Wednesday, June 15, 2011


Once upon a time, the world's largest media companies bragged in full page ads about their upcoming illustrations:

From the back cover of Life Magazine.  When was the last time you saw an ad like this?

Magazines urged readers to spend more time studying illustrations:

This was all driven by economics, of course.  The general public followed the work of top illustrators and made purchasing decisions based on their art:

Before the invention of movies and computer videos, illustrators were the George Lucas and Steven Spielberg of their day. They created magic images that captured the public imagination and shaped public taste.  They invented cultural icons:

This was the great power of stationary images in an era before people learned that pictures could also be made to move and talk.

Like the Cecile B. DeMille of his day, Gustave Dore (1832-1883) shaped the world's image of epic stories such as the Bible, Paradise Lost and Dante's Divine Comedy.  His books (and his visions) were everywhere.

Celebrity illustrators were were richly paid for their contribution to the mass entertainment industry. Charles Dana Gibson, who created the popular Gibson Girl, went from being a cartoonist for Life Magazine to taking over the entire magazine.  His work enabled him to retire to his own private 700 acre island. Illustrator Henry Raleigh earned enough from drawing illustrations for three or four months to spend the balance of the year traveling the world lavishly with family and friends. He spent freely, giving away thousands of dollars. He maintained a yacht, owned a mansion and kept a large studio in downtown Manhattan.

Those days are gone.  Like a huge peristaltic wave, the mass entertainment market has moved beyond illustration to other media.

There is nothing surprising about this.  The golden age of illustration began in the 19th century by crushing  the old fashioned wood engraving industry, which could no longer retain an audience when compared to color photo-engraving. Later, silent movies could not hold out for long against sound movies.  Black and white movies were similarly vanquished by color movies.  It remains to be seen what will happen with 3D, or 48 frame per second movies, or the next development after that.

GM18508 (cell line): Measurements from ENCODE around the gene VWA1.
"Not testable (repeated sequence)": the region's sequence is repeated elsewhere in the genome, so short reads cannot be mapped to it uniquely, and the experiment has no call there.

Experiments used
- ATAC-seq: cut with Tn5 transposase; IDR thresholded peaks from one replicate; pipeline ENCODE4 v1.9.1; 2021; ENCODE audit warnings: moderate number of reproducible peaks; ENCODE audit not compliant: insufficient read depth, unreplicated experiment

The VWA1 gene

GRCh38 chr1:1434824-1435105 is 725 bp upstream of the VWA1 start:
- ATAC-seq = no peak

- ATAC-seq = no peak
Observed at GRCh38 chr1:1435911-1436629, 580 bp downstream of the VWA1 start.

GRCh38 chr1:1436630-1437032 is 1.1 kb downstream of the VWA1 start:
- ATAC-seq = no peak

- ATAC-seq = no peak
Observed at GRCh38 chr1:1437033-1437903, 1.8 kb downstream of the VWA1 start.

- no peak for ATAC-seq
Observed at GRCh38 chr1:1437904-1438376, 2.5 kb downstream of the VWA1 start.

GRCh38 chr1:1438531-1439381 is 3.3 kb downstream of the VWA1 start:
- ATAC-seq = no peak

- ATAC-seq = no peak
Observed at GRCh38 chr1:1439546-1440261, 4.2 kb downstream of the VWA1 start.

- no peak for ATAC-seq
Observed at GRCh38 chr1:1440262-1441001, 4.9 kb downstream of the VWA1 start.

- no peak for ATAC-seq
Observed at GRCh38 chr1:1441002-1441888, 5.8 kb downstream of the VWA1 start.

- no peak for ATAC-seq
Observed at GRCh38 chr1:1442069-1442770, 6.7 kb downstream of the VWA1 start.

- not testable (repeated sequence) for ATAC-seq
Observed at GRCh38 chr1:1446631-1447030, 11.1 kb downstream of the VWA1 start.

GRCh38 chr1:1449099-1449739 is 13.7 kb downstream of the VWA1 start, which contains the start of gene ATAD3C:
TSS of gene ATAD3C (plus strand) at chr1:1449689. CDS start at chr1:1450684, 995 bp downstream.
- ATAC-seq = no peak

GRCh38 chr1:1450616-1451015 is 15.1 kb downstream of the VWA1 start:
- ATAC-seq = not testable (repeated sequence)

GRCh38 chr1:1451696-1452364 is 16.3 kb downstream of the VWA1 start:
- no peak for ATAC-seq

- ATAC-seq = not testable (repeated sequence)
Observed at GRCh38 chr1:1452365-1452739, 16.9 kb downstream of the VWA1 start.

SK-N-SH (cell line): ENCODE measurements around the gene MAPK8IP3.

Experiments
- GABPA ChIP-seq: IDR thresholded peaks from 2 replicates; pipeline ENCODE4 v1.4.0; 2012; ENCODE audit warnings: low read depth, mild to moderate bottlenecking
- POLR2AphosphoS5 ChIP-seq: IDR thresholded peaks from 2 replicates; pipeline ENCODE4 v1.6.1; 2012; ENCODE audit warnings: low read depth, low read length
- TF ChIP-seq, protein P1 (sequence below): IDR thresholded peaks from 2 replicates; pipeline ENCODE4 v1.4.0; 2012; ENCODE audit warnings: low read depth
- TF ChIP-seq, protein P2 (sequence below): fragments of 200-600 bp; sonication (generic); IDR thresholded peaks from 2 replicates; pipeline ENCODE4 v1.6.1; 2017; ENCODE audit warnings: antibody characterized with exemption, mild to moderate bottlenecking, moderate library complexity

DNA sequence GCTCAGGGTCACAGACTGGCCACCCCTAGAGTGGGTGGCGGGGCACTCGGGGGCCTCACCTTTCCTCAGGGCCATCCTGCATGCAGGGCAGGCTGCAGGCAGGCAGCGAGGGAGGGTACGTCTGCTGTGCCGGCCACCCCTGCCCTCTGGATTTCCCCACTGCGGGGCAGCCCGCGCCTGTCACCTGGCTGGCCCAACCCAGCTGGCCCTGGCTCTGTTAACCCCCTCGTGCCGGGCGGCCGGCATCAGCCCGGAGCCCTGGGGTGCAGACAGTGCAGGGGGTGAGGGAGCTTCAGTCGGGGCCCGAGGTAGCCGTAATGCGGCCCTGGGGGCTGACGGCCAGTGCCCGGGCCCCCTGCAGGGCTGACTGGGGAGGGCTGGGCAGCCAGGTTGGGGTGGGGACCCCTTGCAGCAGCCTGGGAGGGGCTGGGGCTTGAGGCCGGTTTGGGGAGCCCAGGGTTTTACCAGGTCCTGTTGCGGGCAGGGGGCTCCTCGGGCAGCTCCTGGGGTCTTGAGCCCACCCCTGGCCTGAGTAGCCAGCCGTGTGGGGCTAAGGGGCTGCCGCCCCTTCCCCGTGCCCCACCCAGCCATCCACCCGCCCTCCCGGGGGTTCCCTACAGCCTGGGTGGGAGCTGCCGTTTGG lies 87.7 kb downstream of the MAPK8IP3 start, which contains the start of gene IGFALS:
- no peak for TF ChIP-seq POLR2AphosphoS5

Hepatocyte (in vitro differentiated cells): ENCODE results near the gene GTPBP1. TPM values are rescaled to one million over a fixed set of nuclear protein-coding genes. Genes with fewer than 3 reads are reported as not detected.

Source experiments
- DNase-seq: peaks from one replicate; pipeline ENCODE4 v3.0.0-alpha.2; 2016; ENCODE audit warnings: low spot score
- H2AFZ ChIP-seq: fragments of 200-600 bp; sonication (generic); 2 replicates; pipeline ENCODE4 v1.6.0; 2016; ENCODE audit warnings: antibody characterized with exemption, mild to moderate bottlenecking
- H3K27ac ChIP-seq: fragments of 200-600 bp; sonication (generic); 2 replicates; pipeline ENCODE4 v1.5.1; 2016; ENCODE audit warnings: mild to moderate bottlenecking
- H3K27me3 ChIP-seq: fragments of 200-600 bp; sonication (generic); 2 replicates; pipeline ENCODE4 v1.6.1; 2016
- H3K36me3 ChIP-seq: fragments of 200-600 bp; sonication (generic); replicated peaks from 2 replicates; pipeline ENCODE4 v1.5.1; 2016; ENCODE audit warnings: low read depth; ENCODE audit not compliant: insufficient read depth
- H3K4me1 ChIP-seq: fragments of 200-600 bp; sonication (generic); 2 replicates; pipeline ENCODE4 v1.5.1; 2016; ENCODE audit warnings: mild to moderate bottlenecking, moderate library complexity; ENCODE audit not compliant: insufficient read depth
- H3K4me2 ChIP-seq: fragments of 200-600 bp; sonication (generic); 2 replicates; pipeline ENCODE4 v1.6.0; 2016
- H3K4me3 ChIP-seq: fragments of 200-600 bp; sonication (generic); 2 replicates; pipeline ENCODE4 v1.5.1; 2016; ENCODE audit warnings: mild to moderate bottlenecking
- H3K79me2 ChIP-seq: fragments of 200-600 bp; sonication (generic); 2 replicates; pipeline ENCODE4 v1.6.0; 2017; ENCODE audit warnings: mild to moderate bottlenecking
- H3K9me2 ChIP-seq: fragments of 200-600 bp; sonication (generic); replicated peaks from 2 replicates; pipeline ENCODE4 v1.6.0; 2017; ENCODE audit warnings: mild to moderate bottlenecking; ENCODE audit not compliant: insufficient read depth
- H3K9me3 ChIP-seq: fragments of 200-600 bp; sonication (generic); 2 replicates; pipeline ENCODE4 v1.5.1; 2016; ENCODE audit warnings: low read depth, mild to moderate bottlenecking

This evolution seems to be powered primarily by the economics of mass marketing.  There will always be a significant role for still pictures, but a medium that talks (and therefore doesn't require the consumer to read text), that moves (and therefore doesn't require the consumer to imagine the implications of a moment isolated by a static drawing), a medium that completely fills our sight, sound, olfactory and other senses, allowing us to passively absorb, seems to have a natural advantage over a medium that doesn't fill in all the blanks for us. 

I see no prospect of this trend reversing itself, barring a global electromagnetic pulse (EMP) from thermonuclear war that renders all electronic viewing devices useless.  If nuclear winter ever comes, illustrators can look forward to returning to their historic birthright as the powerful shamans who make magic images on the cave walls.

But for now, I think it is important to emphasize that, while illustration is no longer the centerpiece of the entertainment world, and the great peristaltic wave took celebrityhood and money with it, it did leave the "art" portion behind.  And that, my friends, is the most important part.

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